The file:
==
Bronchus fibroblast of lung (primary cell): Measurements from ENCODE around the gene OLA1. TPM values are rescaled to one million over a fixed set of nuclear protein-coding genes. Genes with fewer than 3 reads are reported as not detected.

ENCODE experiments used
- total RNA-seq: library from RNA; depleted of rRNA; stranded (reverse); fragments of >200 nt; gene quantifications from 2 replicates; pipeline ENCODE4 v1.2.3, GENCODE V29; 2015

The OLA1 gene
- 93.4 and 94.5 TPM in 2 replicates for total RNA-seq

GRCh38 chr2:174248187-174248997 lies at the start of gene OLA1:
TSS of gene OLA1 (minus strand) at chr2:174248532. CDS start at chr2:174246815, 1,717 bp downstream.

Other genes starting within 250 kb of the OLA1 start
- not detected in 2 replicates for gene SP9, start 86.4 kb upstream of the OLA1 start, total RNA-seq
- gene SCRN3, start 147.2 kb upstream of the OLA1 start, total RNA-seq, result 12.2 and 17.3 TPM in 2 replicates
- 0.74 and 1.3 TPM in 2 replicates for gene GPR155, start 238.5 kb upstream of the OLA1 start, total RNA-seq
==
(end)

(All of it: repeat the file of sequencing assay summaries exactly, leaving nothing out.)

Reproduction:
Bronchus fibroblast of lung (primary cell): Measurements from ENCODE around the gene OLA1. TPM values are rescaled to one million over a fixed set of nuclear protein-coding genes. Genes with fewer than 3 reads are reported as not detected.

ENCODE experiments used
- total RNA-seq: library from RNA; depleted of rRNA; stranded (reverse); fragments of >200 nt; gene quantifications from 2 replicates; pipeline ENCODE4 v1.2.3, GENCODE V29; 2015

The OLA1 gene
- 93.4 and 94.5 TPM in 2 replicates for total RNA-seq

GRCh38 chr2:174248187-174248997 lies at the start of gene OLA1:
TSS of gene OLA1 (minus strand) at chr2:174248532. CDS start at chr2:174246815, 1,717 bp downstream.

Other genes starting within 250 kb of the OLA1 start
- not detected in 2 replicates for gene SP9, start 86.4 kb upstream of the OLA1 start, total RNA-seq
- gene SCRN3, start 147.2 kb upstream of the OLA1 start, total RNA-seq, result 12.2 and 17.3 TPM in 2 replicates
- 0.74 and 1.3 TPM in 2 replicates for gene GPR155, start 238.5 kb upstream of the OLA1 start, total RNA-seq